Among the many questions that educators face from freshman students, this one’s a perennial favorite: Is education necessary for success? The very framing of this question mandates a double-edged response with no clear answer, as it is easy to discover numerous counterexamples to the numerous cases affirming each stance. But this question is not just relevant to freshmen. In today’s knowledge society, with a record number of students entering university, it is fair to ask and seek answers on the purpose that education serves and what kind of education will serve that purpose best.
In true Socratic tradition, any attempt to go beyond the binary and arriving at an understanding requires raising fundamental questions of what it means to be educated and what is to be considered a success. Commonly and for far too long have these questions been regarded very narrowly, and have only been seen through the tinted lenses of the specific context in which they are being addressed. It is often repeated today that to be educated is to be prepared for the ‘future’, and to succeed is to achieve goals in the workplace or in other specific endeavours of life. However, most employers seek those who are well versed with concrete skills that are current, relevant and lead to tangible outcomes with the implicit belief that one cannot face the future if one hasn’t overcome the challenges and survived the present. Here lies the rub: there seems to be an irreconcilable tension between meeting the demands of the present as opposed to that of being future ready. Nothing can be far truer than a Danish proverb’s pithy message that prediction is difficult, especially of the future. This has been readily affirmed by innumerable cases of how what is perceived to be ‘hot’ today wasn’t even imagined or considered to be important by specialists a couple of years ago. There is no assurance that what is thought of to be a vital skill today will continue to be relevant a few years from now.
With varying trends in individual choices and societal mores, the meaning of success continues to evolve. While what it means to succeed is debatable, there is no doubt about the associated notion of happiness in life as a desirable goal. In that sense, the right question to ask would be if education can enable a life of happiness. The answer is unambiguous; education’s purpose is not just the acquisition of credentials and tangible skills, but it should help individuals move towards realizing a fulfilling life. An important element of leading this life is a sense of purpose that allows us to discover and nourish our passions and pursue important goals which ultimately leads to a feeling of genuine happiness.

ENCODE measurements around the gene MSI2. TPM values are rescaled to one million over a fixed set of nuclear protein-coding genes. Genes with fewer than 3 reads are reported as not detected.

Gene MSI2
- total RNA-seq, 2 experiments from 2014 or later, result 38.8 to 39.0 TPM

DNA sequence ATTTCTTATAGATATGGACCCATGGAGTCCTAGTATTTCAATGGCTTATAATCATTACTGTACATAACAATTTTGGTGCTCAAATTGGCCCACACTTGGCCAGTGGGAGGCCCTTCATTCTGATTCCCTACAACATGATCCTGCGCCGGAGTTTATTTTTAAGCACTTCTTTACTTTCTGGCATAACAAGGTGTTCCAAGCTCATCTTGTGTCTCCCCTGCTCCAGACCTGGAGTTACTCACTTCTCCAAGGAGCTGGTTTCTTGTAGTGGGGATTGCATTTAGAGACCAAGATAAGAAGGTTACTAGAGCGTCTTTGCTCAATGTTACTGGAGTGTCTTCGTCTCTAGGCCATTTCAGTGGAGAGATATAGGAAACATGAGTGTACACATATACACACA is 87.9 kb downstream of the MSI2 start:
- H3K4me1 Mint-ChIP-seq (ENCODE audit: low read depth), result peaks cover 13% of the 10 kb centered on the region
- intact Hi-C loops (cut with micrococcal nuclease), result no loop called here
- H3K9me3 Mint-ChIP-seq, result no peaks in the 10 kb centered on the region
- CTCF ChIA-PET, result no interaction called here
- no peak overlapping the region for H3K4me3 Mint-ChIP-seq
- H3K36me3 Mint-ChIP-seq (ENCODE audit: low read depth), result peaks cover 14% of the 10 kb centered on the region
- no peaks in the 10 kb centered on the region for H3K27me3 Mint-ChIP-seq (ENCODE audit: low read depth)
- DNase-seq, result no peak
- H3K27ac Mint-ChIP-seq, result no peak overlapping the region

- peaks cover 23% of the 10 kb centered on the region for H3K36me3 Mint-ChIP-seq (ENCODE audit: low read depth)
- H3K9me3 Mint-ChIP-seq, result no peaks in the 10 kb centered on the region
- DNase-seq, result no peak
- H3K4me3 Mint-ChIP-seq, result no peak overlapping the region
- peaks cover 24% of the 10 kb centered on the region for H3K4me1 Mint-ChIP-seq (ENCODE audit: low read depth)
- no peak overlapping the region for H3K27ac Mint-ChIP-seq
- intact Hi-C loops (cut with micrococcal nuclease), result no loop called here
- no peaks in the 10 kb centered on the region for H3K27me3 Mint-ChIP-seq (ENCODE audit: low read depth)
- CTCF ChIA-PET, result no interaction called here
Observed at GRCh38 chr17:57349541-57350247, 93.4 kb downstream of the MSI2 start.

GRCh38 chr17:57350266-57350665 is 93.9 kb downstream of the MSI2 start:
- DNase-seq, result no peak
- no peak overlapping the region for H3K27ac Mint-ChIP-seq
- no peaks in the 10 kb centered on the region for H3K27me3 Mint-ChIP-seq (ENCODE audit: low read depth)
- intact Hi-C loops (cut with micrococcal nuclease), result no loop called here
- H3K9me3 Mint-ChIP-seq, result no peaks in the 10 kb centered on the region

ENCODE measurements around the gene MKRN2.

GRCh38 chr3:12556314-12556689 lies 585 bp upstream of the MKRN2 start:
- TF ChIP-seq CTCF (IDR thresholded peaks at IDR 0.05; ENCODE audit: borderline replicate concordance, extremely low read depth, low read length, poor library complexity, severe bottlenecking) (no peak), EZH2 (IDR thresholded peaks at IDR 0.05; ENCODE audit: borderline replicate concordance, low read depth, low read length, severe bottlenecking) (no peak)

Education in this sense becomes, in the words of the great philosopher, John Dewey, a process of living not a preparation for future ‘living’. The goal of education cannot just stop at the acquisition of specific skills relevant to the marketplace. It should recognize that these skills are transient and have to be updated continuously with the progress of time. Learning and unlearning must be a constant process that transcends the stages of life and education should not only inculcate but hone this ability. It should stress upon as much on the ‘Why’ as it does on the ‘How’.
By instilling the importance of looking beyond the self and creating the desire to meaningfully contribute to worthy causes, education should be responsive to the needs of society. It should recognize the importance of individual and collective well-being and shape a mindset that enjoys life’s challenges rather than dread them. The concept of Liberal Education enables all this and much more. Universities should look at encompassing a liberal approach to their respective curriculums and enhance the educational experience of a student. Only then can education truly ensure success in one’s life.
Read about: FLAME University
Dr. Santosh Kumar Kudtarkar,
Dean, School of Liberal Education, FLAME University